Calvary has attacked "draconian" proposed legal powers for police to enforce the compulsory acquisition of the Bruce public hospital.
Police could be granted power to use "force as is reasonable necessary" to ensure compliance with the takeover, government legislation says.
An official would first need to apply to the Magistrates Court, which would make an order allowing police involvement.
But the government says it has no intention to use the power and would rely on it only in "the most unlikely of circumstances".
The Health Infrastructure Enabling Bill would also give the government a range of powers in relation to Calvary before the official acquisition.
Officials would be allowed to enter the hospital, provided "reasonable written notice" is given to carry out inspections, undertake a stocktake of hospital equipment and assess what's needed when Canberra Health Services takes over the hospital.
Under the legislation, Calvary would need to appoint a senior executive to be a contact person for these matters and this person would be required to develop a transition plan for the hospital.
The government has planned to take over the hospital from July 3 but this date can be changed if needed. The laws are expected to pass the Legislative Assembly on May 31 with support from Labor and Greens members.
Legislation was introduced to the territory's parliament last week, only one day after the government announced its plans.
Calvary was shown the legislation only one day before it was introduced. A spokeswoman said the organisation was still considering its legal options in relation to the bill.
"Calvary's initial review of the proposed legislation indicates the territory can effectively tear up our contract without the usual consequences one expects, while also enabling it to enter the hospital and carry out a range of activities before the final acquisition occurs," she said.
"Calvary is extremely concerned about a number of draconian measures in the bill, including that the Magistrates Court can authorise the use of police force in enforcing the bill."
The territory's acting Opposition Leader Jeremy Hanson said he was concerned at the measure around bringing in police.
"It's brutal legislation and everyone should be pretty frightened that the government is able to forcibly acquire this and demand all this information from Calvary," he said.
But the government does not plan to use this power, an ACT government spokeswoman said.
"This would be in the most unlikely of circumstances where the ACT government is unable to access what is required to assist the transition," she said.
The Calvary spokeswoman said the organisation was also concerned at the timeframe chosen for the acquisition, saying it was too short to ensure a "smooth and safe transition of patient care".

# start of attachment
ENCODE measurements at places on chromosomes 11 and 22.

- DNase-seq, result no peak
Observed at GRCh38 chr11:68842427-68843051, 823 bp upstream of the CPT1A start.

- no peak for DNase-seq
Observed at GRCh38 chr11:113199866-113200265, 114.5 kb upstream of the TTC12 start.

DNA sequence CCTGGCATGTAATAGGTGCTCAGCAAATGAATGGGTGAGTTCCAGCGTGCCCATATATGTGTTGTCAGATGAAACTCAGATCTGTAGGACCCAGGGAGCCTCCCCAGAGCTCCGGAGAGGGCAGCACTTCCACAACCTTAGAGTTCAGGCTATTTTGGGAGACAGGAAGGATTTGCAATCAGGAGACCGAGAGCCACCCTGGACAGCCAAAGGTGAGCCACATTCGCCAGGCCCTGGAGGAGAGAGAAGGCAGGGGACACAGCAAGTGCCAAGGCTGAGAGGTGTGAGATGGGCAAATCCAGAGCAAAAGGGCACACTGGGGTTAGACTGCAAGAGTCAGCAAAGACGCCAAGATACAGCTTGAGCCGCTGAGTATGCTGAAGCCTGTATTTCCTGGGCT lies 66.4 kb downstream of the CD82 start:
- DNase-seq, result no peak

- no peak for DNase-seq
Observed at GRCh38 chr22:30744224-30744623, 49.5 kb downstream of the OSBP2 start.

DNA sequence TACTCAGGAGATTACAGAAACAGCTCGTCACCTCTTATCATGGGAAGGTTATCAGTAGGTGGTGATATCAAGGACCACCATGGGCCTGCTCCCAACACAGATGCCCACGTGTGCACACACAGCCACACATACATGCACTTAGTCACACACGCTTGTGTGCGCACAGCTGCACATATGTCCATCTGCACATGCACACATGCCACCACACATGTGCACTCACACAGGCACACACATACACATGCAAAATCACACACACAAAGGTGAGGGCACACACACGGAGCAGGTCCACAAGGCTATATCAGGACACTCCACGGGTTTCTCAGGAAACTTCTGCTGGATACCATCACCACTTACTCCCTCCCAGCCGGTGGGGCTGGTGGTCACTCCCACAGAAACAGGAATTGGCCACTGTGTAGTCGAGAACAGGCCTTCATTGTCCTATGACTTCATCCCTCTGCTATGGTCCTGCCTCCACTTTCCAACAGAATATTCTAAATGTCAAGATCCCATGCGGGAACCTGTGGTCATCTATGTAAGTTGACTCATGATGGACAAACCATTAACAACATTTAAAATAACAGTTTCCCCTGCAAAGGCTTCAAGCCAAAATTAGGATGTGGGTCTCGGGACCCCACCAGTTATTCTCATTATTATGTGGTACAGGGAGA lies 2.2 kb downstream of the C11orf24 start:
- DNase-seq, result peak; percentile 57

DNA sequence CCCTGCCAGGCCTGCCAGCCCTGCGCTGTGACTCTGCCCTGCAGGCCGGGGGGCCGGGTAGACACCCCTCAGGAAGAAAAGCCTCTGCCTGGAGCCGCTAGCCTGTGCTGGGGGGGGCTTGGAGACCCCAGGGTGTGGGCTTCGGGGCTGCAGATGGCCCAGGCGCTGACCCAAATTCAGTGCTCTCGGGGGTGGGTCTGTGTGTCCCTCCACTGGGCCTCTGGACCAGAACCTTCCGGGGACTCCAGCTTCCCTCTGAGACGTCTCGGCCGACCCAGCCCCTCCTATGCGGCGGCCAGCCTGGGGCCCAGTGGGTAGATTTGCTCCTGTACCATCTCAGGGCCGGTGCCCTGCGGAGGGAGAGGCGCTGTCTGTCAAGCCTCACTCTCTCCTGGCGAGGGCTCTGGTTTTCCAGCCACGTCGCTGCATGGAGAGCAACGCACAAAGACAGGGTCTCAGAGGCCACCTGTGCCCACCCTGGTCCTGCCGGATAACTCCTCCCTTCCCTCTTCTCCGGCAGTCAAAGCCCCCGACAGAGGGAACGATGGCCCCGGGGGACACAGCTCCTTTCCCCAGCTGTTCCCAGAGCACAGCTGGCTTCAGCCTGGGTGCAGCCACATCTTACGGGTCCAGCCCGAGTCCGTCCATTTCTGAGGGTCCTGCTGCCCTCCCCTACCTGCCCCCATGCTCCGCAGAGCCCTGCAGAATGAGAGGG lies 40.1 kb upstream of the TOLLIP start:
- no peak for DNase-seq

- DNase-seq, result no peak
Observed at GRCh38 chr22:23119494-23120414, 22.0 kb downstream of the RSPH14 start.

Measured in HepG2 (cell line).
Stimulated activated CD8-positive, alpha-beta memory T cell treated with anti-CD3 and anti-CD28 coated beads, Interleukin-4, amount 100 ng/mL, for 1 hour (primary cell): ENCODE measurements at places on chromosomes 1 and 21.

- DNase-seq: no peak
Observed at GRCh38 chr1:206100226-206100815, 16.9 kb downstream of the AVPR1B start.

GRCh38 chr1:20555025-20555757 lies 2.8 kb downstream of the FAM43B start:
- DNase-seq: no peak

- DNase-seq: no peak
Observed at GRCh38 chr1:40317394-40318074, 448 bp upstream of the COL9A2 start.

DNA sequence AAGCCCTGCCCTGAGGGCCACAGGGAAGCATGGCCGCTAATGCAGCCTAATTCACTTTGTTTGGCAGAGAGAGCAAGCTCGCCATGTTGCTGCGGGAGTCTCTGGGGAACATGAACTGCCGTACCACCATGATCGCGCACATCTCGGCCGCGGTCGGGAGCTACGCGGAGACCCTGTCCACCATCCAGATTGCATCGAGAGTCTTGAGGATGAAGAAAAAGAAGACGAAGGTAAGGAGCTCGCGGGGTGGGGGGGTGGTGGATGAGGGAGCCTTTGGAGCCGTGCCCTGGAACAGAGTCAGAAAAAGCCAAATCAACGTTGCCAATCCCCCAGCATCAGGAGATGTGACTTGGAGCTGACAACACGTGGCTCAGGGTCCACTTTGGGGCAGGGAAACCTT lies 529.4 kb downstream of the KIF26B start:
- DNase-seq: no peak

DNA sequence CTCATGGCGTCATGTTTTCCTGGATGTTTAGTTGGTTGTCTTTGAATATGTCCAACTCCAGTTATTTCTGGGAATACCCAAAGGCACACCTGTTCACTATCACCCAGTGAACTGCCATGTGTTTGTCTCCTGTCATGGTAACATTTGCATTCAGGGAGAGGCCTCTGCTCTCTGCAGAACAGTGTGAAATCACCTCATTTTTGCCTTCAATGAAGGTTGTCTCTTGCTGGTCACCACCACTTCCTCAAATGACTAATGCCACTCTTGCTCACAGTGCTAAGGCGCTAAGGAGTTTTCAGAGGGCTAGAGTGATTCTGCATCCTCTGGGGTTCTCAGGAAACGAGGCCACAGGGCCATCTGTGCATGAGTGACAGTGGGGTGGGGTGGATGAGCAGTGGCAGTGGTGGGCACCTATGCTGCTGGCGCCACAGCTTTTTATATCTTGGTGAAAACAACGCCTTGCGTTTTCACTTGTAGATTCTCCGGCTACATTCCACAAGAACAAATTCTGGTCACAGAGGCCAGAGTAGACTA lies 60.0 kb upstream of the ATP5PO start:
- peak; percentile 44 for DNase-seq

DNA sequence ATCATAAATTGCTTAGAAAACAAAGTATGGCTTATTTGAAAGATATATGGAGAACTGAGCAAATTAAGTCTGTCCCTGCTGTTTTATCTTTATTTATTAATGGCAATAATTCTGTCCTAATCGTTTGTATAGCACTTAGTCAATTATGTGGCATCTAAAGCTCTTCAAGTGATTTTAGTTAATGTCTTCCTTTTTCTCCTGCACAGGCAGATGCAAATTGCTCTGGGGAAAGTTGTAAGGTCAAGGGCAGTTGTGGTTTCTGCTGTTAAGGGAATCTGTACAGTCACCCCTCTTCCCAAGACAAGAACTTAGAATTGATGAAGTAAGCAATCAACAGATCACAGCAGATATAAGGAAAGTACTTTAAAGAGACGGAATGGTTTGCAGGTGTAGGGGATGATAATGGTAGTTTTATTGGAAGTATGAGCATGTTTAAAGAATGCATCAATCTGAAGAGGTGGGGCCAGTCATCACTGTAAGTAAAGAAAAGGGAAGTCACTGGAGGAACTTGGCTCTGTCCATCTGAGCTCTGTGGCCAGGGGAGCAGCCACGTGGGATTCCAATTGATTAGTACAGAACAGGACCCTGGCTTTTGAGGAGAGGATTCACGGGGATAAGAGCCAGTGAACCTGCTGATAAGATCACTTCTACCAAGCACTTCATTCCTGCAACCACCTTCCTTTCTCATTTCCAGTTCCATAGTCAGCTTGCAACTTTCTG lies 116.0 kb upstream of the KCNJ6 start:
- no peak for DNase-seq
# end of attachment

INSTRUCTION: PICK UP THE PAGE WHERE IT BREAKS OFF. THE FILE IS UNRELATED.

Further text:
The government said it had acted on expert advice that a shorter transition period provided more certainty for staff.
"A lengthy transition process that drags on for months would prolong the uncertainty for staff," the government spokeswoman said.
Health Minister Rachel Stephen-Smith had previously said this was based on lessons learned from similar situations. The spokeswoman did not provide a specific example but said it was based on processes from other jurisdictions in Victoria and Western Australia.
But project managers have pointed out that acquisitions have a habit of being more complex than they initially seem.
"History has shown us that project schedules tend to blow out," Patrick Albina, Director of Quintessential Consulting, said.
"Any sort of change process, whether it's a merger or an acquisition, can be a mechanical process."
Mr Albina, who founded the company which has advised governments from across federal, state and councils, said different stakeholders with competing interests come out of the woodwork with issues that were never assumed or anticipated.
"The danger is that if the people running a project incorrectly assume that it's mechanical when it isn't, that's when blow-outs in the time frame and cost occur," he said.
MORE CALVARY TAKEOVER NEWS:
Calvary will be unable to oppose the takeover, a leading expert on property law said, but there would be a legal dispute after it.
"The terms of the bill itself do not appear outside the powers of the ACT government but a lot of the crucial matters will be determined by the regulations, including how compensation will be worked out and how any dispute about compensation will be resolved," Wayne Morgan, associate professor at the ANU College of Law, said.
The law says that compensation to Calvary for the loss of its enterprise should be on "just terms". If there is a disagreement, the takeover would still go ahead but the dispute on "just terms" could then be decided in court.
The meaning of "just terms" is unclear. It might be based on market value but would just be the same as it, Mr Morgan said.
One way Calvary could scupper the take-over would be if it persuaded the Commonwealth to veto it but the federal government has already ruled this out.
A spokesman from the federal Department of Health said under the National Health Reform Agreement the federal government did not have the power to intervene in the acquisition. The NHRA sets out the financial and governance arrangements for Australia's public hospital system.
"The NHRA recognises that state and territory governments are the system managers of their public hospital systems, responsible for system-wide public hospital planning and performance and for determining arrangements for the delivery of public hospital services within their jurisdiction," the spokesman said.
"This includes decisions regarding the use of the private or not-for-profit provider to operate a public hospital."
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